Divorce And Dating And Other Disasters At Age 40: Part 5
- Divorce And Dating And Other Disasters At Age 40
- Divorce And Dating And Other Disasters At Age 40: Part Two
- Divorce And Dating And Other Disasters At Age 40: Part Three
- Divorce And Dating And Other Disasters At Age 40: Part 4
- Divorce And Dating And Other Disasters At Age 40: Part 5
- Divorce And Dating And Other Disasters At Age 40: Part 6
- Divorce And Dating And Other Disasters At Age 40: Part 7
- Divorce And Dating And Other Disasters At Age 40: Part 8
- Divorce And Dating And Other Disasters At Age 40: Part 9
- Divorce And Dating And Other Disasters At Age 40: Part 10
- Divorce And Dating And Other Disasters At Age 40: Part 12
- Divorce and Dating and Other Disasters at Age 40: Part 11
- Divorce and Dating and Other Disasters at Age 40: Part 13
- Divorce and Dating and Other Disasters at Age 40: Part 14
- Divorce And Dating And Other Disasters At Age 40: Part 17
- Divorce and Dating and Other Disasters at Age 40: Part 15
- Divorce and Dating and Other Disasters at Age 40: Part 16
- Divorce And Dating And Other Disasters At Age 40: Part 18
- Divorce And Dating And Other Disasters At Age 40: Part 19
- Divorce And Dating And Other Disasters At Age 40: Part 20
- Divorce And Dating And Other Disasters At Age 40: Part 21
- Divorce and Dating and Other Disasters at Age 40: Part 22
- Divorce and Dating and Other Disaster at Age 40: Part 23
- Divorce and Dating and Other Disasters at Age 40: Part 24
- Divorce and Dating and Other Disasters at Age 40: Part 25
- Divorce and Dating and Other Disasters at Age 40: Epilogue
Recently divorced Anna Waite is learning to appreciate life after first love. With the support of her best friend Kira, and a solid sense of humor, Anna tackles the world of dating. This is her coming of middle-age-story.
THE (NON) DATE WHERE I FIND MY FLIRT
The treadmill pushes me at a steady pace. Athletic shoes cover my feet, and the right bra harnesses the sisters in place—such a difference from my first visit to the gym. Now, after six weeks of consistent exercise, I see improvements in myself. Clothes fit better, my lungs don’t feel like boiling lava resides in my chest cavity, and the scale says ten pounds have vanished. I’m so proud of myself.
Jason, the terrible dater but great trainer, hovers nearby. “You’re looking comfortable there, Anna.”
“Comfortable?”Sweat cascades from my armpits in hurricane intensity, villages of skin cells swept away in gushing rivers. I glance in the mirror to see my pumping arms and fire engine face. Clearly, Jason mistakes my hard work for the throes of relaxation. I downgrade his great trainer status to mediocre.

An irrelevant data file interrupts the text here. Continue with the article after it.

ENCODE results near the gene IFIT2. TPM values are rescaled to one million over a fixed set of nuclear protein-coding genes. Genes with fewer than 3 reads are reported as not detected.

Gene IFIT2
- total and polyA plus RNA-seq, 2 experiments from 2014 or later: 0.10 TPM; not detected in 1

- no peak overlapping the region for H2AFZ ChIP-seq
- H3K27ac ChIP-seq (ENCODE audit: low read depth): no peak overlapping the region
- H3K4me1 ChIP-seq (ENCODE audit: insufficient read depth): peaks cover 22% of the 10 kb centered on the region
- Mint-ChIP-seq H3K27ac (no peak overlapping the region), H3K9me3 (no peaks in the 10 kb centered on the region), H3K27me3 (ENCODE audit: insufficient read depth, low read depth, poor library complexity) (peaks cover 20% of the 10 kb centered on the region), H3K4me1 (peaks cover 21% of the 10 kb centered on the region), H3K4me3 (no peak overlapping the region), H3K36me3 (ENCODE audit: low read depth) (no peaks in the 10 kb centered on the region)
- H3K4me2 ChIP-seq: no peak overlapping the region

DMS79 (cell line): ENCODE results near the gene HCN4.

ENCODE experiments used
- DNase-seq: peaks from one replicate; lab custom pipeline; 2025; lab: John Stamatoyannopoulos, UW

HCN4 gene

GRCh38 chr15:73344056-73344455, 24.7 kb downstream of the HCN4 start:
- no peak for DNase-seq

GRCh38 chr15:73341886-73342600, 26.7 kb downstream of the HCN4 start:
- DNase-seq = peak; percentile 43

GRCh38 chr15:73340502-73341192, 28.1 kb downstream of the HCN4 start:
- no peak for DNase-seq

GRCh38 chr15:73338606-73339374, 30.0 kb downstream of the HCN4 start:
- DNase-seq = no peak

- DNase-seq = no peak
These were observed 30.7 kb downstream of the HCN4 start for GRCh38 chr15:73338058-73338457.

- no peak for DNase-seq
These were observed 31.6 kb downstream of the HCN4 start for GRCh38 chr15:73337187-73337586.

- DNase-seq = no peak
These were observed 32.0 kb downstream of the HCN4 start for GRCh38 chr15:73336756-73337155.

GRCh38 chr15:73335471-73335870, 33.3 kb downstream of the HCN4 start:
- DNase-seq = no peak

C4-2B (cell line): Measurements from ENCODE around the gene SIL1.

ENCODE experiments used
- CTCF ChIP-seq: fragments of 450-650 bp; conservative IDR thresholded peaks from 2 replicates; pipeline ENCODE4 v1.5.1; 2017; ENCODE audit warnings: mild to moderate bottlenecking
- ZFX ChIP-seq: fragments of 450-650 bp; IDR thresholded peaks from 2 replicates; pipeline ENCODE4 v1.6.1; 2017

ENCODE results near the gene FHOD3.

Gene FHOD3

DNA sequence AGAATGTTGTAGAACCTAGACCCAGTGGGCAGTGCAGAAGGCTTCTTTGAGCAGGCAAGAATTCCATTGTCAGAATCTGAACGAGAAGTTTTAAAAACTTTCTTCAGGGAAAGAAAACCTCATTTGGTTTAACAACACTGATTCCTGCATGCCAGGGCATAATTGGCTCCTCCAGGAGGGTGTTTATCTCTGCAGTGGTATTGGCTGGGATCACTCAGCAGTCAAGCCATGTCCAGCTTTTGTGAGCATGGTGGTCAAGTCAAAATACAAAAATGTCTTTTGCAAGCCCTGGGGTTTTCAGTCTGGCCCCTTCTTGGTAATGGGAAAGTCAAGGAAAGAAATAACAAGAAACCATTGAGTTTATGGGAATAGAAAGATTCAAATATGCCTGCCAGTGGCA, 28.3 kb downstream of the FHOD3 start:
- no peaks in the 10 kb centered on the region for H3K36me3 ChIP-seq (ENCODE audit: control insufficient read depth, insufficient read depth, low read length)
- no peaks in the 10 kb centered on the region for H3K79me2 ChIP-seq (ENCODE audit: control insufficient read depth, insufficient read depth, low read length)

“Let’s kick up your pace.” He touches the display, pushing the plus button a few times.
The belt accelerates, and he nods, satisfied with his efforts. I want to throw something at him. Or throat punch him. But I concentrate on propelling my legs into an unsustainable speed. “Jason,” I shout.
“You can do it,” he calls over his shoulder as he walks away. “Remember, no rise, no prize.”
What does that even mean? Fumbling to grip the handrail with one hand, I reach for the treadmill’s screen with the other. My arm bounces, a fish out of water flopping uncontrollably as my body struggles to keep up. Several beeping noises emit from the panel, none of them the stop or reduce speed button. Finally, I manage to hit the incline, and the motor whirs, the platform shifting to make me run uphill.
An ache pierces my side, and my breath wheezes. Darkness edges the corners of my vision. I compose my epitaph, preparing for my demise: Anna Waite, death by treadmill. Killed by Jason Polanski, crap trainer.
The toe of my shoe touches off the belt, landing on the foot rail. I stutter step, and windmill my arms, trying to correct my slip. But the treadmill moves too fast, and I fall. My life flashes before my eyes, visions of bad dates and off-limit breads dance in my head. A rubberized floor mat takes the brunt of the impact, and my hip takes the rest. The motor continues to spin, the mechanical music of “rise to the prize” failure.
“Anna!” Jason hustles over, skirting the weight sets to check on my damaged hip. And knee. And ego.